SURVIVAL OF THE SMALL: HOW SMALL MODULAR COMPANIES ARE BEATING COVID-19
Around the world, businesses of all sizes had to adjust quickly to the pandemic. Here, we look specifically at how some smaller businesses in the modular construction industry have adjusted — the challenges they’ve overcome and the silver linings they’ve discovered along the way.
Almost all of the small modular companies we spoke with were used to having some of their workforce work remotely. For example, the team at Ikoniq is very distributed. “Robert [Cox] and I both manage engineering resources that are located in Rochester, New York,” says Executive Vice President, Brian Casterline. “Robert’s office is in Florida. Mine is in Virginia, and I’ve been here for 11 years. Working remotely has been in our DNA for a long time.”
Similarly, the team at EIR Healthcare has always been partly remote. “We have employees in Florida, California, and overseas. So it wasn't hard for us to make the practical adjustment to everyone working remotely,” says Chief Executive Officer, Grant Geiger.
But Geiger shares the difficulties that many have experienced during shutdowns. “I found it psychologically difficult not being able to go into the office and meet people,” he says. “During the darkest days of the pandemic, there were a couple of times when I felt trapped in my own home.”
In contrast, Amy Lewis, Director of Marketing and Business Development at Kitchens To Go says that some members of their team feel there is more connection now: “We’re used to having some employees work remotely, but in the past, meetings were typically by phone,” she says. “Now, we see one another on video. COVID has forced us to learn new ways of communicating. Thank goodness for technology!”
All the companies we spoke with responded to the pandemic by providing PPE to staff and increasing cleaning and disinfecting. Sometimes, they hired additional staff to continually clean and disinfect high-traffic, high-touch areas throughout the day. Another common experience was delayed or canceled projects.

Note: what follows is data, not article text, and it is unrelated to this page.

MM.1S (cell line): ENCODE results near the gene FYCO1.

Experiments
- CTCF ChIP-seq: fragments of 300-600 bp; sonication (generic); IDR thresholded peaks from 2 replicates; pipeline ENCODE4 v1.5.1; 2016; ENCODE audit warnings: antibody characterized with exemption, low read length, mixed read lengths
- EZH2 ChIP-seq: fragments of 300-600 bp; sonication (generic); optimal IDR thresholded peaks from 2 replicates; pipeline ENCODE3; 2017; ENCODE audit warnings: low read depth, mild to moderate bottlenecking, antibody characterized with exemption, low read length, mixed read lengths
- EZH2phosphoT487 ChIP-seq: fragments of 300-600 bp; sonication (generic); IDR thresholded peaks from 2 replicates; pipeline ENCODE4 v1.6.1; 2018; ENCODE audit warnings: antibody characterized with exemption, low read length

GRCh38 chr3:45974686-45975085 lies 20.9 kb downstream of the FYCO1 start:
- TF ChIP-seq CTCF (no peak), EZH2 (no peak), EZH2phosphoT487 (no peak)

“We were consulting on a project that was in schematic design and about to head to initial permitting — and that's been put on hold,” says Geiger at EIR Healthcare. “We also had a healthcare project that got canceled, full stop. Lots of hospitals in the United States don't have the CapEx [capital expenditure] to support any construction projects in this fiscal year.”
In addition to client finances, mandated shutdowns also caused problems.
“We experienced the full brunt of shutdowns because our facility is in New York,” says Casterline at Ikoniq. “We were allowed to stay open for a very small Navy contract. But other than for that project, everyone else
stayed at home for the shutdown period.”
Employees’ stress is another factor companies have had to deal with. “Everybody has a degree of stress during lockdown restrictions — and that affects the workplace,” says Joe Helleny, President of JMO Modular. “We try to keep things light and fun, make sure the birthday celebrations with cake still happen. There are only seven of us here, so it's easy to do. We have some laughs.”
No company had yet been unable to procure construction materials. But some of them had just enough difficulty that they discovered new suppliers and developed new vendor relationships — which they anticipate will be beneficial in the long term. In one case, some supply issues actually improved:
“All our materials suppliers were awesome. Normally, it’s not surprising for it to take four to six weeks for materials to be supplied,” says Antony Kountouris, Chief Executive Officer of BMarko Structures. “But for our hospital projects, we’d say, ‘We need it in two days’ and they’d get it done.”
In the face of the formidable challenges caused by COVID-19, small modular companies have demonstrated resilience and creativity. They’ve discovered new business relationships, increased their companies’ visibility, worked on internal projects, or developed digital marketing strategies. “Ikoniq’s sports and entertainment projects are all over the United States,” says Robert Cox, Senior Vice President, Modular Division. “Our container products tend to have embedded technology and washable surfaces that are suited to medical applications. So we’re now discussing medical projects closer to home, in New York.”